LSU Researchers' Nootkatone Studies Could Lead to Prevention of Lyme Disease

BATON ROUGE, La., April 09, 2024 (GLOBE NEWSWIRE) -- Thanks to a $550,000 National Science Foundation Partnership for Innovation grant—the largest NSF PFI grant ever awarded to LSU—LSU Chemical Engineering (ChE) Professor Kerry Dooley, LSU ChE Department Chair and Professor Mike Benton, and LSU Department of Biological Sciences (Biol. Sci.) Professor Roger Laine will continue their work on a project that could bring affordable and effective insect repellent to the masses, possibly decreasing the number of Lyme disease, malaria, and West Nile virus cases around the world.

The project involves the use of nootkatone, an FDA-approved organic compound found in grapefruit skin and Alaska yellow cedar trees that is a natural deterrent for many insects, including the deer tick responsible for Lyme disease. The LSU researchers propose decreasing the cost of the nootkatone synthesis, making any products made with the compound affordable to the general public.  

“The family of compounds that make up nootkatone is already proven to be both safer and more effective than existing commercial repellents,” principal investigator Dooley said. “However, it’s now too expensive for consumer insect repellents. We plan to greatly streamline, optimize, and reduce the costs associated with the synthesis.”

According to Laine, there have been few insect repellents on the market since DEET, which is found in most insect repellent sprays and creams currently available. However, a mosquito test showed that nootkatone at 5% in rubbing alcohol was superior to DEET, which usually needs to be administered at greater than 20% concentration, even six hours after application.

Years ago, Laine discovered the efficacy of nootkatone as an insect repellent while collaborating with retired LSU AgCenter Entomologist Gregg Henderson in Laine’s lab. They found that nootkatone repelled insects like mosquitos, gnats, wood ticks, fleas, termites, lice, and fire ants because the insects weren’t eating the vetivone grass that, unbeknownst to them, contained nootkatone. Former LSU Biol. Sci. Senior Research Associate Betty Zhu tested 15 other compounds that resembled the structure of the vetivone and discovered that nootkatone was the best repellent compound. Nootkatone had already been approved by the FDA at the time, with the CDC later discovering that it also repels deer ticks.

Though nootkatone was found to be the best repellent, the problem was the cost to buy it in pure form.

“Nootkatone costs $2,500/kg, which is too costly for insect repellent,” Laine said. “It should be $200-$300/kg, then you can add it to lotions and sunscreens.”

Dooley discovered that one important way to save on the cost would be to modify a step in the eight-step synthesis of nootkatone.

“I did a cost analysis of the synthesis process, and 70% of the cost is concentrated in the fourth step of the eight-step process,” Dooley said. “I decided this step in particular could be significantly reduced in cost.”

The eight-step synthesis was created in just two years by former LSU Chemistry Graduate Student Anne Sauer, who was working under retired professor William Crowe as a collaboration with Laine and Henderson. To simplify two oxidation steps in the eight-step synthesis, which is patented by LSU, Laine subsequently obtained a Board of Regents seed grant and hired synthetic chemist Xuefeng Gao to successfully modify the synthesis using ozone, now covered by new U.S. and Japanese LSU patents authored by Laine.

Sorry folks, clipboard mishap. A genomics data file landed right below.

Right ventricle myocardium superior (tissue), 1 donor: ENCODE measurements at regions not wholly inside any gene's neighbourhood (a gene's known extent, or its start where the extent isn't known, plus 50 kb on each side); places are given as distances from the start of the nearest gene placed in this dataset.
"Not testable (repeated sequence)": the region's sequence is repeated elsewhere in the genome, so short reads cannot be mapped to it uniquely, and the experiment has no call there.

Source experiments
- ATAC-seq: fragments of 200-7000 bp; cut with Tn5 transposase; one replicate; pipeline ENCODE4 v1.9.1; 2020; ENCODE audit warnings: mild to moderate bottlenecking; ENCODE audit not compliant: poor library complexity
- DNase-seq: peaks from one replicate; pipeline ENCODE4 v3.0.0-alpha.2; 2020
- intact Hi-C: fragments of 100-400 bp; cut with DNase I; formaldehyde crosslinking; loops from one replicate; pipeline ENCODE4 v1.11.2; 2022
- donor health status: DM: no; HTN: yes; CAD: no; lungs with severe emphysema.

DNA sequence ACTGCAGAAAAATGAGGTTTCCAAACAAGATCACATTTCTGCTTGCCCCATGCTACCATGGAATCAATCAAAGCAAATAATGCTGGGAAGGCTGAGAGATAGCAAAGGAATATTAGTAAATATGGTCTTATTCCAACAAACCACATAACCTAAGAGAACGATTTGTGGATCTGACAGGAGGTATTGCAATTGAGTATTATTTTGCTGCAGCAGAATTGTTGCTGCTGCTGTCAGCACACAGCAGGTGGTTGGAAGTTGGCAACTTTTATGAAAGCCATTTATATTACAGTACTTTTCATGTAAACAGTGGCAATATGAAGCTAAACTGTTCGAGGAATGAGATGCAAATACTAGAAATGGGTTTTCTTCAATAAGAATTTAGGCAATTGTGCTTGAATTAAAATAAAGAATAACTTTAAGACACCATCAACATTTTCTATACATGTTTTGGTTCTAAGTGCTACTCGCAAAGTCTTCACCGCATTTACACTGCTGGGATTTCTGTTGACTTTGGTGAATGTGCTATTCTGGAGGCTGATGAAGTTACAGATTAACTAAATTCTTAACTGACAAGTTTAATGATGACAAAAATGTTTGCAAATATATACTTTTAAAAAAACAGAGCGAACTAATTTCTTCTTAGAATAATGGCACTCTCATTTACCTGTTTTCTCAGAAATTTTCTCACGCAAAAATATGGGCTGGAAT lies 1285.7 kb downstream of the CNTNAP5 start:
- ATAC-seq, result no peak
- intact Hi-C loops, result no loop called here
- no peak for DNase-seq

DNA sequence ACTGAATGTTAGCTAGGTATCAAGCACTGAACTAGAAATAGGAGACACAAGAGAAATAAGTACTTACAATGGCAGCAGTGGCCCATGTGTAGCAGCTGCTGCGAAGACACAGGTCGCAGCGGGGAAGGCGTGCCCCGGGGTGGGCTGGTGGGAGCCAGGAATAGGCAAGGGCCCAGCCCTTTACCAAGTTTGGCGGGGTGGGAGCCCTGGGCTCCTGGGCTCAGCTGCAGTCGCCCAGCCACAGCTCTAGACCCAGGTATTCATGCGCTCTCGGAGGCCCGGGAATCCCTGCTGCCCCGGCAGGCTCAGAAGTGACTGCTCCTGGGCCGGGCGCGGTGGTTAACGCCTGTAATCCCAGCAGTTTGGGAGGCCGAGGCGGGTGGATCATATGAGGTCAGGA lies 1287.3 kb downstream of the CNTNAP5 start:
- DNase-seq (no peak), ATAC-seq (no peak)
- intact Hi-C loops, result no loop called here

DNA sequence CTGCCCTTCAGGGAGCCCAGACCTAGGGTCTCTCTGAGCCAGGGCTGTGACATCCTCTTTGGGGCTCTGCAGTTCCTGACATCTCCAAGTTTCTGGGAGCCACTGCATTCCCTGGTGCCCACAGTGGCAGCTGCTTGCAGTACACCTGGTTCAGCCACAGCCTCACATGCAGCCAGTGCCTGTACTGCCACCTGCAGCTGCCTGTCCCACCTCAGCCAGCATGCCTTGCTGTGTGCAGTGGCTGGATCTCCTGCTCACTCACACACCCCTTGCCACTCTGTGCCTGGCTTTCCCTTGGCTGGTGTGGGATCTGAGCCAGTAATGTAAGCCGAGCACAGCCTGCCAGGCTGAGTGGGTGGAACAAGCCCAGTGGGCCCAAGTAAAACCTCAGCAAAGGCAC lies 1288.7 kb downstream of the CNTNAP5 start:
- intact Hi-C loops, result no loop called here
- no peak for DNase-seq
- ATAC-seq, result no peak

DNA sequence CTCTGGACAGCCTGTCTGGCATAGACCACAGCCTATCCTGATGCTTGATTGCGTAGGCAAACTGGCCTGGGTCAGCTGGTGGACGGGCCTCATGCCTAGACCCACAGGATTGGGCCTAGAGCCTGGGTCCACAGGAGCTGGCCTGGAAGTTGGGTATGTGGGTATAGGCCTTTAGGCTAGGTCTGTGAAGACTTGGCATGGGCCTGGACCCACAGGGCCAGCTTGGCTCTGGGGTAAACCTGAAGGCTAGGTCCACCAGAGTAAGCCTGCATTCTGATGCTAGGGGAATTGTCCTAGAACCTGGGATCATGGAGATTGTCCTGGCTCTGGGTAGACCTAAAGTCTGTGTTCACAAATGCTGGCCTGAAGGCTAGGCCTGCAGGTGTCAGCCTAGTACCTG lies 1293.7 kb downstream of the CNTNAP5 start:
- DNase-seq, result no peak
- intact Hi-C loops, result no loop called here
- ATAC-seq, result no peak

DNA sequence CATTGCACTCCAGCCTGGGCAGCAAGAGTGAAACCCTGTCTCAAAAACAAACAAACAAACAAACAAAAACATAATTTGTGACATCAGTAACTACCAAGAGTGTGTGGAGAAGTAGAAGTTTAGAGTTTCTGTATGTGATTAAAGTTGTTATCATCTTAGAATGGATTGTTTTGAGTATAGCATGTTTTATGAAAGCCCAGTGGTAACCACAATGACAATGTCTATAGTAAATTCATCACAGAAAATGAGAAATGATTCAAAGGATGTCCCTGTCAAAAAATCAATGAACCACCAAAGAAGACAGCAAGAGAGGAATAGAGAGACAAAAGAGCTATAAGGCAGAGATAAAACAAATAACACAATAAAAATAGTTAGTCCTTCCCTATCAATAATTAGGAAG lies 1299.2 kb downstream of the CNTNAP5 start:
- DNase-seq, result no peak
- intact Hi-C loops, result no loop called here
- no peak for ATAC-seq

In the fourth step, the original paper and patent uses potassium hydride and 18-Crown-6 ether, along with tetrahydrofuran, as a solvent. Dooley read up on how people were trying to execute this step without using these expensive components and thought he and Benton should come up with a catalyst and solvent that could significantly reduce the cost of this step.

“It’s incredibly complicated and it takes a long, sustained effort to go from making a few grams of something to making kilograms or kilotons,” Dooley said. “There’s a lot of work on optimizing separations, minimizing the solvent use, getting certain impurities down, and getting yields slightly up. These things take a lot of time and effort.”

The LSU research team hopes to sell their synthesis process to a manufacturing company, who would then be able to mass produce affordable nootkatone products that could save people’s lives by preventing bites from infectious insects.

A 2024 CDC report states that there were 62,551 Lyme disease cases in 2022. Recent estimates using new data collection methods suggest approximately 476,000 people may be diagnosed with Lyme disease each year in the U.S.

“The deer tick is spreading throughout the U.S.,” Dooley said. “It’s not just prevalent in the Northeast.”

In other words, insects are going nowhere. A 2023 CDC report states there were 2,406 cases of West Nile virus across 43 states with the number of cases expected to increase in 2024. Per the World Health Organization, there were a reported 249 million cases of malaria worldwide last year.

“Sixty million people die of malaria each year,” Laine said. “It’s possible that if this eight-step synthesis process could produce nootkatone products that get to poorer countries, then WHO could possibly fund it. Mosquito nets could be covered with it, or they could have cloth ankle bands with nootkatone so ticks can’t crawl up your leg. The Department of Defense is also interested in ways to protect military personnel against tick-borne diseases. There are a lot of marketing niches with this.”

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